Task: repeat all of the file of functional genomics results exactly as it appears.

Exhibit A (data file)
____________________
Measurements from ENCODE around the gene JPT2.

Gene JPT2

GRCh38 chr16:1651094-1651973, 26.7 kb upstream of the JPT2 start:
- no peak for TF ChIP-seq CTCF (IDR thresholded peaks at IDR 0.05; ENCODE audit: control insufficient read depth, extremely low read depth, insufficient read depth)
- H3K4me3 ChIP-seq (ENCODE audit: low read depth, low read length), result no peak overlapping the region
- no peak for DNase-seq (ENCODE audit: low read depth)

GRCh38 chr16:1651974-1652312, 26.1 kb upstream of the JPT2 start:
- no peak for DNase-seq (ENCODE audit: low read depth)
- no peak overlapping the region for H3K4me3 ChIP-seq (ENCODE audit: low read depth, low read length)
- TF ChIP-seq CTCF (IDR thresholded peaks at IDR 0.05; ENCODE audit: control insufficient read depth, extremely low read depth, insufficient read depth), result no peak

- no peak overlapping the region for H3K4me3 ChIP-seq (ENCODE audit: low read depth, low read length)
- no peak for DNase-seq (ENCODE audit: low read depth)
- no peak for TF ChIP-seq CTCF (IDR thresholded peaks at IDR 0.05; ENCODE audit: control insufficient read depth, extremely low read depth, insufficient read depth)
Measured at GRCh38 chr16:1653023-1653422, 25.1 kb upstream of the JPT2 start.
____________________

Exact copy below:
Measurements from ENCODE around the gene JPT2.

Gene JPT2

GRCh38 chr16:1651094-1651973, 26.7 kb upstream of the JPT2 start:
- no peak for TF ChIP-seq CTCF (IDR thresholded peaks at IDR 0.05; ENCODE audit: control insufficient read depth, extremely low read depth, insufficient read depth)
- H3K4me3 ChIP-seq (ENCODE audit: low read depth, low read length), result no peak overlapping the region
- no peak for DNase-seq (ENCODE audit: low read depth)

GRCh38 chr16:1651974-1652312, 26.1 kb upstream of the JPT2 start:
- no peak for DNase-seq (ENCODE audit: low read depth)
- no peak overlapping the region for H3K4me3 ChIP-seq (ENCODE audit: low read depth, low read length)
- TF ChIP-seq CTCF (IDR thresholded peaks at IDR 0.05; ENCODE audit: control insufficient read depth, extremely low read depth, insufficient read depth), result no peak

- no peak overlapping the region for H3K4me3 ChIP-seq (ENCODE audit: low read depth, low read length)
- no peak for DNase-seq (ENCODE audit: low read depth)
- no peak for TF ChIP-seq CTCF (IDR thresholded peaks at IDR 0.05; ENCODE audit: control insufficient read depth, extremely low read depth, insufficient read depth)
Measured at GRCh38 chr16:1653023-1653422, 25.1 kb upstream of the JPT2 start.